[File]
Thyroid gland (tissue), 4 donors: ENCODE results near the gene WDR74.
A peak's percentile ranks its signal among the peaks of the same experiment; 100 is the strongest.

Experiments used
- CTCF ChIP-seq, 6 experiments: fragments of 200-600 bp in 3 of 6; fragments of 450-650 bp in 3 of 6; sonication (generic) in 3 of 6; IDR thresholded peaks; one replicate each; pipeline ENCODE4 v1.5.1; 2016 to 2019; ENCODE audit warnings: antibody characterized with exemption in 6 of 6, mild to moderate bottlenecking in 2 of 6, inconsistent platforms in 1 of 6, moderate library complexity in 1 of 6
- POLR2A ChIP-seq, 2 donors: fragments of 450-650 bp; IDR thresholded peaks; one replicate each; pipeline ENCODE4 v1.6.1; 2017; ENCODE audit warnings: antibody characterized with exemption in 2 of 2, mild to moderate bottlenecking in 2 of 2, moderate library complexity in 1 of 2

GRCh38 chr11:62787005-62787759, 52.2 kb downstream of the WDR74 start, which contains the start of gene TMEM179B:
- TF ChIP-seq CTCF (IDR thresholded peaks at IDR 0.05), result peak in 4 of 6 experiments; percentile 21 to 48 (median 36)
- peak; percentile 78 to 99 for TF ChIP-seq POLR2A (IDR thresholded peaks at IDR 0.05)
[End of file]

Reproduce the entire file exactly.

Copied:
Thyroid gland (tissue), 4 donors: ENCODE results near the gene WDR74.
A peak's percentile ranks its signal among the peaks of the same experiment; 100 is the strongest.

Experiments used
- CTCF ChIP-seq, 6 experiments: fragments of 200-600 bp in 3 of 6; fragments of 450-650 bp in 3 of 6; sonication (generic) in 3 of 6; IDR thresholded peaks; one replicate each; pipeline ENCODE4 v1.5.1; 2016 to 2019; ENCODE audit warnings: antibody characterized with exemption in 6 of 6, mild to moderate bottlenecking in 2 of 6, inconsistent platforms in 1 of 6, moderate library complexity in 1 of 6
- POLR2A ChIP-seq, 2 donors: fragments of 450-650 bp; IDR thresholded peaks; one replicate each; pipeline ENCODE4 v1.6.1; 2017; ENCODE audit warnings: antibody characterized with exemption in 2 of 2, mild to moderate bottlenecking in 2 of 2, moderate library complexity in 1 of 2

GRCh38 chr11:62787005-62787759, 52.2 kb downstream of the WDR74 start, which contains the start of gene TMEM179B:
- TF ChIP-seq CTCF (IDR thresholded peaks at IDR 0.05), result peak in 4 of 6 experiments; percentile 21 to 48 (median 36)
- peak; percentile 78 to 99 for TF ChIP-seq POLR2A (IDR thresholded peaks at IDR 0.05)